We made the news :-)

Thank you so much Mollie Brown for such a wonderful article about our farm! http://www.shelbycountyreporter.com/2013/07/22/boozer-farms-is-growing-healthy-communities/

News Pic


Armadillo Eggs

I came across this recipe the other day and I wanted to share it.  I love growing jalapenos because we use them in our different pepper jelly recipes.  They are also one of those crops that always seem to do well.  It doesn’t appear to phase them whether it is wet or dry and they have very few disease and insect problems.  Last year we had jalapenos almost until Thanksgiving it seemed.  We typically plant quite a few and because they are prolific I like to try to find different ways to use them.  This recipe looks too wonderful not to share.  I’m hoping to get to try it myself this weekend but I wanted to go ahead and pass it along.


Tomato and Eggplant Soup

Here is the recipe for one of the best soups I have ever eaten and without a doubt the best soup that I have ever made!

In a large stock pot, saute two medium onions, chopped, and one bell pepper, chopped, in 1 tablespoon olive oil until they are starting to brown.  Add one large garlic clove chopped (or 1 tablespoon garlic powder) and cook for one more minute.  Pour in 32 oz of chicken stock and add 8 cups cubed eggplant, 6 cups cubed tomatoes, 1 tablespoon chopped basil, 1 tablespoon chopped oregano, 1 tablespoon salt, and 1 tablespoon cracked black pepper.  Bring to a rolling boil and cook with the lid on for 20 minutes.  Puree in a blender or with an immersion blender.  Cook with the lid off at a simmer for 30 minutes.  Serve with shredded mozzarella cheese and sour cream.

This soup is also wonderful cold and can be served over pasta as a sauce!  And don’t worry about your non-eggplant eaters…they will never know it’s in there 🙂

Stuffed Bell Peppers

It has been fun watching the bell peppers grow in size and waiting for our colored bell peppers to start developing color. We were surprised a few weeks ago to see our unusual purple bell peppers were already a deep eggplant purple. They are beautiful.

In honor of our growing crop, I wanted to share one of my family’s favorite recipes. We make this stuffing up in a large quantity and freeze the extra for a quick supper another night.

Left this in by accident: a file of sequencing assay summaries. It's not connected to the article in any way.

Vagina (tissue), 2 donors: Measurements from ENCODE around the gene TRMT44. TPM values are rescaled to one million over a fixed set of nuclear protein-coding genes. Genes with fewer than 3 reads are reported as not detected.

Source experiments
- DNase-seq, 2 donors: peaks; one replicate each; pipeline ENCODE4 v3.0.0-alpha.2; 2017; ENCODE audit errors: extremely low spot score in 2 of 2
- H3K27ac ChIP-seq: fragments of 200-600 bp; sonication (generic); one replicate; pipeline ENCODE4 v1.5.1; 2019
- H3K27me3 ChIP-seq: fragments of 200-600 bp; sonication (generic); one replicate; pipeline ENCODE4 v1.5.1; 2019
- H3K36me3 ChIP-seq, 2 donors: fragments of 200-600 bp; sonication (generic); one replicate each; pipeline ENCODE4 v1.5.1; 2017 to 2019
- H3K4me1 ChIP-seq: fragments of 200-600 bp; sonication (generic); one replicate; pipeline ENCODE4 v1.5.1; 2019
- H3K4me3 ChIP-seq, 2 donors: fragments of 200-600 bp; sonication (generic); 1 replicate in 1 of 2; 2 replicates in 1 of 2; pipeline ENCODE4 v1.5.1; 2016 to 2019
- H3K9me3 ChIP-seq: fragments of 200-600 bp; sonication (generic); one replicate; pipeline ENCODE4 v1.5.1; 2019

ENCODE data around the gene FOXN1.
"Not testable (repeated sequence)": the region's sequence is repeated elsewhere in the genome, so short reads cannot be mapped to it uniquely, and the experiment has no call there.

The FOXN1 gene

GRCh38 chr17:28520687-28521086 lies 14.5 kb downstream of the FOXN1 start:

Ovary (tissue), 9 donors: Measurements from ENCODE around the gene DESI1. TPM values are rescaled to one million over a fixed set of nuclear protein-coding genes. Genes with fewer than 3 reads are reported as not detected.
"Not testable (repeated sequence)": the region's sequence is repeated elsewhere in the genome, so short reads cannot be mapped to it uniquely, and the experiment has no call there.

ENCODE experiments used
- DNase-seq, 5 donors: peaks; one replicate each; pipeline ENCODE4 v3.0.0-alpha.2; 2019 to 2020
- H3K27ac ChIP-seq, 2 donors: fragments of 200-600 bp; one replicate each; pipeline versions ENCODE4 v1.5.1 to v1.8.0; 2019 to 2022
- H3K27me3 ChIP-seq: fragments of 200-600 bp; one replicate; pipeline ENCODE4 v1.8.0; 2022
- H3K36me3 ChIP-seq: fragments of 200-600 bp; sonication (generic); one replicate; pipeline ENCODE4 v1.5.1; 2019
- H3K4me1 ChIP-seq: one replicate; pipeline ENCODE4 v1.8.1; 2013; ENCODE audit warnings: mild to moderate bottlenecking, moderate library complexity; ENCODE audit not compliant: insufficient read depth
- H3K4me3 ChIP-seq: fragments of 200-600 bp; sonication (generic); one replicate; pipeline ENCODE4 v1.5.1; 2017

Stuffed Bell Peppers- Fills 8 Peppers
In a skillet, with one tablespoon of olive oil, saute one medium chopped onion and one chopped bell pepper until they are translucent. While that is sauteing, cut the tops off the bell peppers and clean out the seeds and membranes inside. Boil them until they are beginning to soften. Let these cool and drain while you finish the stuffing. When the peppers and onions have cooked, add in one clove minced garlic and one tablespoon chopped fresh oregano (or one teaspoon dried) and cook for one more minute. In a large bowl mix one pound ground beef, two cups cooked brown rice (white rice works, too), the pepper mixture from the skillet, two tablespoons soy sauce, one cup ketchup, and one tablespoon salt. When this is thoroughly mixed, place your peppers in a baking dish and drizzle a little olive oil over them. Stuff each pepper to the top. Top the peppers with a sauce made from two cups ketchup, four tablespoons soy sauce, and a splash or two of hot sauce if you like a little heat. Bake the peppers at 350 degrees for one hour. They are finished when the internal temperature is 150 degrees.

If you want to make extra, double the stuffing ingredients and freeze half of it. Just thaw the stuffing, boil your peppers, and make your topping sauce when you are ready for an easy meal.

Super Squash

Often the fodder for jokes due to its abundance, squash is an incredible gift of summer.  High in anti-oxidants, it partners perfectly with the summer sun, helping repair damage from sun exposure.  It is an excellent source of manganese, vitamin C, and vitamin A, but is also packed with other lesser know antioxidant nutrients.  The B vitamins squash contains help regulate blood sugar and can help manage or treat diabetes.  Squash is a natural anti-inflammatory food especially helpful for the cardiovascular system and the GI tract.  The seeds also help protect against microbes, parasites, and can benefit the prostate gland.  WOW!  This is one powerhouse of a healthy food!

Consider trying this recipe as you eat yourself healthy this summer.


Summer Squash Soup with Basil
Recipe Courtesy of Curtis AikensIngredients

2 tablespoons olive oil
1 1/4 pounds zucchini, crookneck or pattypan squash, roughly chopped
1 large onion, chopped
6 cups Summer Vegetable Stock
1/2 cup julienned basil
1 1/2 tablespoons butter, softened
1 1/2 tablespoons flour
Salt and freshly ground pepper to taste
Juice of 1 lemon
Sour cream or plain yogurt as an accompaniment


Heat the oil in a large saucepan or stockpot, add zucchini and onion. Saute for 5 minutes or until onions are translucent and zucchini is crisp tender. Then add stock, bring to a boil, reduce heat and partially cover and cook for 25 minutes. Add basil during the last 5 minutes of cooking. Mix the butter and flour together into a paste. Remove 1 cup of simmering stock and whisk in butter mixture until smooth. Add back into soup, stir until thickened. Remove soup from heat to a blender and puree until smooth. Taste and season with salt and pepper. Add lemon juice and serve with a dollop of sour cream or yogurt.